What to Know
- Atlantic County freeholders approved the ban on plastics in public parks on Tuesday.
- For the next year, violators will be given a warning for breaking the rule.
- After the first year, visitors may be fined up to $500 for use of single-use plastic bags and straws at the park.
Several of New Jersey's parks just got a bit greener by banning plastic straws and bags in public parks.
An ordinance passed Tuesday by the Atlantic County Board of Chosen Freeholders introduced restrictions on single-use plastic bags and straws in the area's 7,000-acre park system.
"Most single-use plastics are not biodegradable and do not often make it to landfills," county executive Dennis Levinson said statement. "Instead, they litter our rivers, lakes, streams, oceans and bays as well as our beaches and forests — the natural resources that enhance the quality of life of our residents and help attract millions of visitors to our region."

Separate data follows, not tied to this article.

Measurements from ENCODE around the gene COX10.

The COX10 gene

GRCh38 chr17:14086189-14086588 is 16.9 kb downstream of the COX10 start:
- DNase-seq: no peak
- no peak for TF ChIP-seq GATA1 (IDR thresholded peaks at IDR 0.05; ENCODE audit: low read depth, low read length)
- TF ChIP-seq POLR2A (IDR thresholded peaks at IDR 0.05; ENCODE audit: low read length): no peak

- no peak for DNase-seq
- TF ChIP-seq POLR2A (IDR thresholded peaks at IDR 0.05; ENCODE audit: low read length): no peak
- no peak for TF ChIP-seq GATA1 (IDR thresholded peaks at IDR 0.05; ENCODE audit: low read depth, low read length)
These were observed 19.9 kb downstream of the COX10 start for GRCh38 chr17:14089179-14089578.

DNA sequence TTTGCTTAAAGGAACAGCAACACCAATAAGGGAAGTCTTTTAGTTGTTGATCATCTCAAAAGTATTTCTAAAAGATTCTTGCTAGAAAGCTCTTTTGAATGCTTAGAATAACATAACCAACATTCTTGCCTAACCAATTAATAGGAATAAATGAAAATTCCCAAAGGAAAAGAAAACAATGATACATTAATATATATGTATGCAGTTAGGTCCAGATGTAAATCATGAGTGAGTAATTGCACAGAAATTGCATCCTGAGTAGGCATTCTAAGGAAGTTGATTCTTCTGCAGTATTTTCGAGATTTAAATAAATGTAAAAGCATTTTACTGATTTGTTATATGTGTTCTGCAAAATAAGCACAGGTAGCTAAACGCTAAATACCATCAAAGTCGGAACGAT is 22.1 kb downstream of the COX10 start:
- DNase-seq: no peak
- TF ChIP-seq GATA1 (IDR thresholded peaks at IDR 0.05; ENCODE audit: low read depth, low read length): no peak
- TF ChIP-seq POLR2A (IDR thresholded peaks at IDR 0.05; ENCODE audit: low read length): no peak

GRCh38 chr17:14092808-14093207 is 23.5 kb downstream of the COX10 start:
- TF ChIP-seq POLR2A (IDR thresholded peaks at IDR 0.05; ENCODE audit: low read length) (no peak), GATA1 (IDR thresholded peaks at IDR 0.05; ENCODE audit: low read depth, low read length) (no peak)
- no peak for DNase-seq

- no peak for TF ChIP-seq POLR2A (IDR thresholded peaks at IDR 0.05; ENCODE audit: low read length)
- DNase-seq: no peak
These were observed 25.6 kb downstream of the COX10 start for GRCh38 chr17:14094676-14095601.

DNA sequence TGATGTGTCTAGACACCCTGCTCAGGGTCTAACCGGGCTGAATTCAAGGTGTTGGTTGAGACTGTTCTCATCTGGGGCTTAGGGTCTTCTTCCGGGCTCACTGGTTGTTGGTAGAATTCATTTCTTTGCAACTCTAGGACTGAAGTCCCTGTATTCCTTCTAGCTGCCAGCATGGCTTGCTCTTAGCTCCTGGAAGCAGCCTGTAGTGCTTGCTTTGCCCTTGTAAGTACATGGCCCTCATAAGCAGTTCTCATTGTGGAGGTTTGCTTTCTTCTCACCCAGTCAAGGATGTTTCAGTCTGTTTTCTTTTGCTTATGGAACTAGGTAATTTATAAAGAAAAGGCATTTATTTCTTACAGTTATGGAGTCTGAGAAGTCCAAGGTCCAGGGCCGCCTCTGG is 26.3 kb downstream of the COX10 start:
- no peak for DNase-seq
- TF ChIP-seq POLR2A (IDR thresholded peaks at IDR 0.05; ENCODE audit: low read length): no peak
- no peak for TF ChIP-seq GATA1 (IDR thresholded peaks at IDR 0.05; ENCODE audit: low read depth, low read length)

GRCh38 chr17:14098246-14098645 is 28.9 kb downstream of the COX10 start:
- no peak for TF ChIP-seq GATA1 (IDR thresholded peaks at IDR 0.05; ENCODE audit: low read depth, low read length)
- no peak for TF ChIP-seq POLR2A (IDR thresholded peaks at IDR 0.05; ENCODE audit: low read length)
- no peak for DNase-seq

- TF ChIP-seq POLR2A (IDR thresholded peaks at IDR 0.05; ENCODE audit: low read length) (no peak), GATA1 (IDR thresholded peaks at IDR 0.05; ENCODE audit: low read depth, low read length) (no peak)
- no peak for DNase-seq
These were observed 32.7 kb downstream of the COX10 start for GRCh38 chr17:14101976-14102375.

Atlantic County joins other counties in a statewide trend toward environmental protections. Hudson County, Jersey City and Hoboken have already adopted plastic bag bans imposed on retail stores.
New Jersey shore towns have also taken steps to keep the plastic away from their beaches. Long Beach, Belmar and Point Pleasant Beach have all banned single-use plastic bags. Teaneck, Longport, and Ventnor have each imposed a tax on plastic bags ranging from $0.5 to $0.10 per bag.
As part of the public parks ban, Atlantic County will be issuing warnings for violators over the next year. After that period, fines up to $500 will be issued to those using the plastic items at the park.
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The trend towards eliminating plastic straws has quickly moved across the country in recent months. Earlier this week, officials in San Francisco proposed a citywide ban on plastic straws.
Companies have responded by imposing there own deadlines to eliminate plastic straws. Starbucks drew attention earlier this month by announcing an elimination of straws company wide by 2020.